8. Post You Wished Got A Little More Love?

 My Experience Seeing Waitress the Musical

9. Best bookish discover (book related sites, book stores, etc.)?

I don’t have any myself, but bookish Funko Pops. I love seeing posts from Page with a Pop in my Instagram feed.

10.  Did you complete any reading challenges or goals that you had set for yourself at the beginning of this year?

I completed my goal of reading at least 58 book this year, meaning that I’ve read over 200 books from 2015 to 2017


1. One Book You Didn’t Get To In 2017 But Will Be Your Number 1 Priority in 2018?

Tower of Dawn by Sarah J. Maas

2. Book You Are Most Anticipating For 2018 (non-debut)?

Just one answer for this question is not applicable.

Save the Date by Morgan Matson

Vengeful by VE Schwab

Surprise Me by Sophie Kinsella

3. 2018 Debut You Are Most Anticipating?

A Girl Like That by Tanaz Bhathena

 4. Series Ending/A Sequel You Are Most Anticipating in 2018?

 Warcross #2 by Marie Lu

5. One Thing You Hope To Accomplish Or Do In Your Reading/Blogging Life In 2018?

Every reader’s dream: Find more bookshelf space

6. A 2018 Release You’ve Already Read & Recommend To Everyone (if applicable):

A Taxonomy of Love by Rachael Allen


Thank you for supporting Fangirl Fury. I hope you have happy & healthy New Year filled with plenty of books and adventures. 


I originally wanted to make this post my top 17 of 2017, but when you read 80+ plus books in a year of FANTASTIC new releases and out of those 80+, the majority of them were pretty spectacular, it’s hard to choose just 17. I’m actually quite happy to have an abundance of favorites this year, considering that I only had 8 favorites last year. For the sake of your fingers not getting too cramped from scrolling through my post, I’m not going to describe each book below, but I’ll of course link to my review if I have one, and I decided to categorize my favorites because organization can be fun!!


 If I were to label 2017, one of the ways in which I would so would be to call 2017 the year of Hamilton part 2 (maybe part 3 in 2018??), with many thanks going to these two:

Alex and Eliza by Melissa de la Cruz

I, Eliza Hamilton by Susan Holloway Scott

2017 was the year where I finally read a Victoria/V.E. Schwab and I fell in love with these two:

 This Savage Song by Victoria Schwab

Vicious by V.E. Schwab



I spent so much time at the beach and by the pool this summer, and I always had a book in tow. I think rereading these favorites now would transport me right back to summer:

 Little Fires Everywhere by Celeste Ng

 Radio Silence by Alice Oseman

Eliza and Her Monsters by Francesca Zappia

 Words in Deep Blue by Cath Crowley

The One Memory of Flora Banks by Emily Barr

The Smell of Other People’s Houses by Bonnie-Sue Hitchcock

 The Names They Gave Us by Emery Lord


 Some of my favorite and most-popular YA authors have come out with amazing books over the past two years, and I especially loved these ones:

Heartless by Marissa Meyer

 Turtles All the Way Down by John Green

Always and Forever, Lara Jean by Jenny Han

A Court of Wings and Ruin by Sarah J. Maas

Warcross by Marie Lu 


No matter how busy my life at college is, I always find time to read and I read these favorites during the semester:

 We Are Okay by Nina LaCour

 Bonfire by Krysten Ritter

Meet Me at the Cupcake Café by Jenny Colgan


I admit that it has taken me a bit of time to come up with my 2017 favorites list because I’ve been going back and forth on what my #1 favorite book of the year has been. I’ve mostly debated between 3 books: Warcross, Little Fires Everywhere, and the winner, which is…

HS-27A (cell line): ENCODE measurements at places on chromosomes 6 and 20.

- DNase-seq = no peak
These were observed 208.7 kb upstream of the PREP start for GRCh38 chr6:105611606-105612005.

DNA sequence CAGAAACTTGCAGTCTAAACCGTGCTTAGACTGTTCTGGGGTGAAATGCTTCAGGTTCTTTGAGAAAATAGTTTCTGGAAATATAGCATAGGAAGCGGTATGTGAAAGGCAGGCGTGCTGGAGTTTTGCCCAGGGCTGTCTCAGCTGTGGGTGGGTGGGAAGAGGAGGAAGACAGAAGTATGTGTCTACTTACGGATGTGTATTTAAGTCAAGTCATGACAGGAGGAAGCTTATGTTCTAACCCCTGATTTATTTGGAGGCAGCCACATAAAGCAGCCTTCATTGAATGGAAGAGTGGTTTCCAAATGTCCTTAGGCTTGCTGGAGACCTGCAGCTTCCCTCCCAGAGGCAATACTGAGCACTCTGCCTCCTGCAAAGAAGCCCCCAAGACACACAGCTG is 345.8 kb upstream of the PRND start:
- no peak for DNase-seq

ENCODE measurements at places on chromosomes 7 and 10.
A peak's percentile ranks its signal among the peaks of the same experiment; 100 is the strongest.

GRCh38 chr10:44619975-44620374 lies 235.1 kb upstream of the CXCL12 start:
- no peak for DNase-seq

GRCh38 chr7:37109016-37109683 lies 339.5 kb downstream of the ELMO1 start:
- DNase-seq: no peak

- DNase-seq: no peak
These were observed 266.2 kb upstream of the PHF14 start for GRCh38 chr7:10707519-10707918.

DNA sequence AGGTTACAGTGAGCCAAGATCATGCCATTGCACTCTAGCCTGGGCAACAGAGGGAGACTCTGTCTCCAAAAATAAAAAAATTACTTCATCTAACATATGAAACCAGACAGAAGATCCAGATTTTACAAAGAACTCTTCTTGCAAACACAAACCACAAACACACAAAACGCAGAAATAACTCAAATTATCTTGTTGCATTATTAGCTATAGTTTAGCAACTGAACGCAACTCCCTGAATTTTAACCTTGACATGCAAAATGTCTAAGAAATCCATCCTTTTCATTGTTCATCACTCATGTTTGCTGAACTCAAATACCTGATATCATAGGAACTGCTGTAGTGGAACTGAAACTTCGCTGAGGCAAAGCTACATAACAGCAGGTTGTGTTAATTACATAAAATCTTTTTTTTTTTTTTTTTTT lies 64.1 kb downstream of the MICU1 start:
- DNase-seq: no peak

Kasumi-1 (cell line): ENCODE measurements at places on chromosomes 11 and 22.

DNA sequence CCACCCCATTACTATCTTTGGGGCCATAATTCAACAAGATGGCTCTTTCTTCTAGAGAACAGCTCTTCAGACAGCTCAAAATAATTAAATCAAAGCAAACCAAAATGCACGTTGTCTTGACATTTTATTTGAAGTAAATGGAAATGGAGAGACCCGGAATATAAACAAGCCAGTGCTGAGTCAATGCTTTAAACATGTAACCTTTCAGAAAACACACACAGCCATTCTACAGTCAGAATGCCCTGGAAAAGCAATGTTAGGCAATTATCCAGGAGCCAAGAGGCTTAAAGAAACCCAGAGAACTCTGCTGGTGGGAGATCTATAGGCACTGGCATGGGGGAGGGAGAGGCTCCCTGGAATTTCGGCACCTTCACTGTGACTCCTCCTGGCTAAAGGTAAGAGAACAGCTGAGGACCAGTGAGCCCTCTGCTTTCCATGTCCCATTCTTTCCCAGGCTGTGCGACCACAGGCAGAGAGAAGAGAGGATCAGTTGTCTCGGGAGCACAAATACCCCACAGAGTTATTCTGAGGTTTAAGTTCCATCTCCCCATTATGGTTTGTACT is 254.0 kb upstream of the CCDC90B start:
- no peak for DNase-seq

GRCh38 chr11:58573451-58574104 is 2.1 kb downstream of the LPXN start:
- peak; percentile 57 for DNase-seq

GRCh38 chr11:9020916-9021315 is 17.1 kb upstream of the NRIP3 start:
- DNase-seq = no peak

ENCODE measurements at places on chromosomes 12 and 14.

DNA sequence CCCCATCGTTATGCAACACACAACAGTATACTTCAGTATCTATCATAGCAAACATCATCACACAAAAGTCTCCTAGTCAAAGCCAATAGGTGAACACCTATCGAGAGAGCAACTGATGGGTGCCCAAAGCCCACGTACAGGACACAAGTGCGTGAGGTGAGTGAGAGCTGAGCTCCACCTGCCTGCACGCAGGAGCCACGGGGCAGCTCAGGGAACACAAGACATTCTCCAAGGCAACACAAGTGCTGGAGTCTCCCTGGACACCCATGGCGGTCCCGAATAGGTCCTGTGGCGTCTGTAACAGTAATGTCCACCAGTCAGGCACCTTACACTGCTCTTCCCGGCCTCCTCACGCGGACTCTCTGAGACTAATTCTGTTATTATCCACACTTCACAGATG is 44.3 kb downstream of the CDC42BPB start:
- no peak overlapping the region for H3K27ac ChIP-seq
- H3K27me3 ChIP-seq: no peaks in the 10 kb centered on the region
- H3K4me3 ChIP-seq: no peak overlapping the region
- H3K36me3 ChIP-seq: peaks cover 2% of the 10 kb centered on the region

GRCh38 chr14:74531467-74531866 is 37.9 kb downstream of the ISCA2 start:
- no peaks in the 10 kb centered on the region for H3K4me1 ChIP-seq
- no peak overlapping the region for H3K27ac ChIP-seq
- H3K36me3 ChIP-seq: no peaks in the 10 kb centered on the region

Always and Forever, Lara Jean by Jenny Han

 I am just so happy with the conclusion to the To All the Boys I’ve Loved Before trilogy and I’m so happy that Jenny Han wrote this book. I felt that I related to Lara Jean the most in Always and Forever, Lara Jean and I honestly just love everything about this series—here’s to a reread in 2018!


As 2017 comes to a close, I’d like to thank you for supporting Fangirl Fury. I hope that you have a happy, healthy & safe New Year.

To Challenge or Not to Challenge: POPSUGAR Reading Challenge 2018

As 2018 comes a bit closer, it’s time to start thinking about reading goals or challenges for the new year! This will be my fourth year participating in the Goodreads Reading Challenge, where users can challenge themselves to a read a self-designated number of books over the year. While I participate in the Goodreads Reading Challenge, I never stress over it because I tend to set my reading goal to what I know I can easily read over a year—the point is to not stress myself out over reading. However, there is one challenge that is increasingly coming into my mind for 2018: the POPSUGAR Reading Challenge.

The POPSUGAR Reading Challenge is an annual reading challenge hosted by POPSUGAR, a media and entertainment website. The goal of their reading challenge is to read 50 books based off 50 different book prompts, such as “a book with your favorite color in the title” or “a book mentioned in another book”. This year is a tad different in that the list is separated into two sections: the first section has 40 prompts that necessarily aren’t too difficult to complete, and the second section has 10 advanced prompts that are harder to complete, like “a bestseller from the year you graduated high school” or “a book with a fruit or vegetable in the title”.

Like me, you may be debating if you’ll participate in the POPSUGAR Reading Challenge. I am not sure if I’m going to do the challenge myself, as I don’t want to stress myself out trying to find books based on the prompts or read books that I really have no interest in picking up. For me, I know I would probably have trouble finding a book that fits “true crime” or “a microhistory”. I am also a really big mood reader—I’m not going to read a fantasy when all I want is a cute, contemporary love story—so I might have difficulty with some of the prompts based on what I really want to read. However, one of the purposes of the challenge is to push yourself to read books that you normally wouldn’t read, in hopes that you’ll find a new favorite. Ultimately, by doing the challenge, you’ll diversify your reading.